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Children on Property – Attractive Nuisance

Florida premises liability law generally seeks to hold property owners immune from damages for injuries suffered by trespassers, aside from those induced by willful or wanton acts. There is one key exception, however: young children.

Veteran premises liability attorneys at Associates and Bruce L. Scheiner, Attorneys for the Injured, know that this stems from the recognition that because of their youth and immaturity, children lack the understanding or appreciation of certain dangers. In premises liability law, this principle is referred to as the “attractive nuisance doctrine,” and Florida is one of many states that adhere to it.

Essentially, the common law duty owed by a property owner to a child trespasser is sometimes different than what is owed to an adult trespasser, as noted in Florida Statute 768.075. In general, a property owner who fails to guard against a dangerous condition that attracted a child onto a property can be held liable for injuries that resulted.

The doctrine generally only applies in situations when the presence of young children is reasonably anticipated, and when measures to protect children can be implemented without placing an unreasonable burden on the property owner.

What is an Attractive Nuisance in Florida?

Florida courts weighing an attractive nuisance claim will consider whether the child was attracted onto the property by an instrumentality, usually a machine, appliance, swimming pool or some other item – natural or man-made – that is dangerous to them, but because of their youth, they are unable to understand that danger.

Florida Statute 823.08 specifically indicates the following abandoned or discarded items as attractive nuisances to children:

  • Iceboxes;
  • Refrigerators;
  • Deep-freeze lockers;
  • Clothes washes;
  • Clothes drivers;
  • Similar airtight units from which the doors have not been removed.

Attractive nuisances, however, are not limited to this list. In Florida, swimming pools are one of the most common attractive nuisances, which is why legislators have required property owners to install certain protections, per Florida Statute 514.0315 (for public pool owners) and Florida Statute 515.27 (for residential pool owners).

Other potential attractive nuisances might include trampolines, lawn tractors or unattended power tools that are left open and visible in the property owner’s yard.

Determining Liability Based on Attractive Nuisance

In determining potential liability, courts have leaned on the reasoning of the 1954 Florida Supreme Court case of Carter v. Livesay Window Co. Inc. In that case, a 4-year-old died after a precast concrete window frame fell on him while he was playing in and around a home under construction. The subcontractor had put the frame in position prior to the end of a Friday and left it there, knowing no crew members would be on site that day. However, the child entered the property and pulled one of the frames on top of himself.

The state high court held that whether the child was trespassing was not material to the question of liability. The applicable test was instead whether a reasonably prudent person should have anticipated the presence of children where there was an inherently dangerous condition or dangerous instrumentality. This particular job was in a residential neighborhood, and the court noted, “It is common knowledge that children are as prone to play around houses under construction as monkeys are prone to climb trees.”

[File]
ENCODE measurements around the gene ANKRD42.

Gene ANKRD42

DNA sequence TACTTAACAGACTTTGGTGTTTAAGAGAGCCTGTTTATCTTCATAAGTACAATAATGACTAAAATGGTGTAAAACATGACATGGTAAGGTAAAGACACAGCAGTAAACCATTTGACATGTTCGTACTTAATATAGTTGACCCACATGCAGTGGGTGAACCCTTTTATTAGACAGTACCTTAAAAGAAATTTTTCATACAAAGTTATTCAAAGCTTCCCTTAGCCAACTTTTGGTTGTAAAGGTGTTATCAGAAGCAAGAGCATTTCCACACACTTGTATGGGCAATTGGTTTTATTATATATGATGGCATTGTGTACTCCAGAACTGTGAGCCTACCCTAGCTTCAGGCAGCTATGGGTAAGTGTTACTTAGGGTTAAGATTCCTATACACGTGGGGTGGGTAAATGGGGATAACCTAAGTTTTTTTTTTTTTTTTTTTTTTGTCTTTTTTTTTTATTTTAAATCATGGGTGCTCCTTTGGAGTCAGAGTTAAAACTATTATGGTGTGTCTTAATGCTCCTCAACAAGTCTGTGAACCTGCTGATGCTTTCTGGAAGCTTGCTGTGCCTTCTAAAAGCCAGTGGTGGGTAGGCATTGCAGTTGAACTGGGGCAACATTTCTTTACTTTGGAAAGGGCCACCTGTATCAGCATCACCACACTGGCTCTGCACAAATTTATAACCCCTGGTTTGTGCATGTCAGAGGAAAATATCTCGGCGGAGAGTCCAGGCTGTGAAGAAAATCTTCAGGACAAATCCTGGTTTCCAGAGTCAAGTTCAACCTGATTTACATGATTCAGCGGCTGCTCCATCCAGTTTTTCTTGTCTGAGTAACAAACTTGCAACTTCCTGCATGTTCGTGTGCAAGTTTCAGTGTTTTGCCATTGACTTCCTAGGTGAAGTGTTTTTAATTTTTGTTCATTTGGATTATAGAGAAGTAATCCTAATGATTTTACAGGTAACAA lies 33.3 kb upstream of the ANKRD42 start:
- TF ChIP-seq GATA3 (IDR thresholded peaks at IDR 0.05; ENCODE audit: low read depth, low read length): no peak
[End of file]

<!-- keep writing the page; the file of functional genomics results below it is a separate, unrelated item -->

The general test of whether the attractive nuisance doctrine is applicable is as follows:

  • A condition or instrumentality existed on site that was dangerous and likely or probable to cause injury to those who came in contact with it;
  • The condition was attractive or enticing to young children;
  • The child was incapable, due to his age, of understanding the danger involved;
  • The condition was left unguarded and exposed at a place where young children might go for play, amusement or to satisfy youthful curiosity;
  • The burden to eliminate the risk was slight in comparison to the risk posed to children.

The standard for determining whether a child is incapable of understanding the risk was outlined in the 1966 Florida Supreme Court case of Idzi v. Hobbs. There, the court held a child’s age is only one factor to be considered in determining the applicability of the attractive nuisance doctrine. Others include maturity, intelligence and capacity.

Further, the court concluded that just because a child received warning about a particular danger (in that case, fire) “does not necessarily mean that he realized the risk involved.” Therefore, a child can only be expected to conform to a standard of conduct reasonably expected for someone of his age, intelligence and experience under like circumstances.

At Associates and Bruce L. Scheiner, Attorneys for the Injured, our personal injury attorneys are committed to assuring that child victims and their parents are well represented in the wake of serious injury.

If you or a loved one has been injured in Southwest Florida, contact Associates and Bruce L. Scheiner, Attorneys for the Injured, for a free and confidential consultation to discuss your rights. There are no fees or costs unless we win. Offices in Fort Myers, Cape Coral, Naples and Port Charlotte.

Call 800-646-1210 for a Free Consultation

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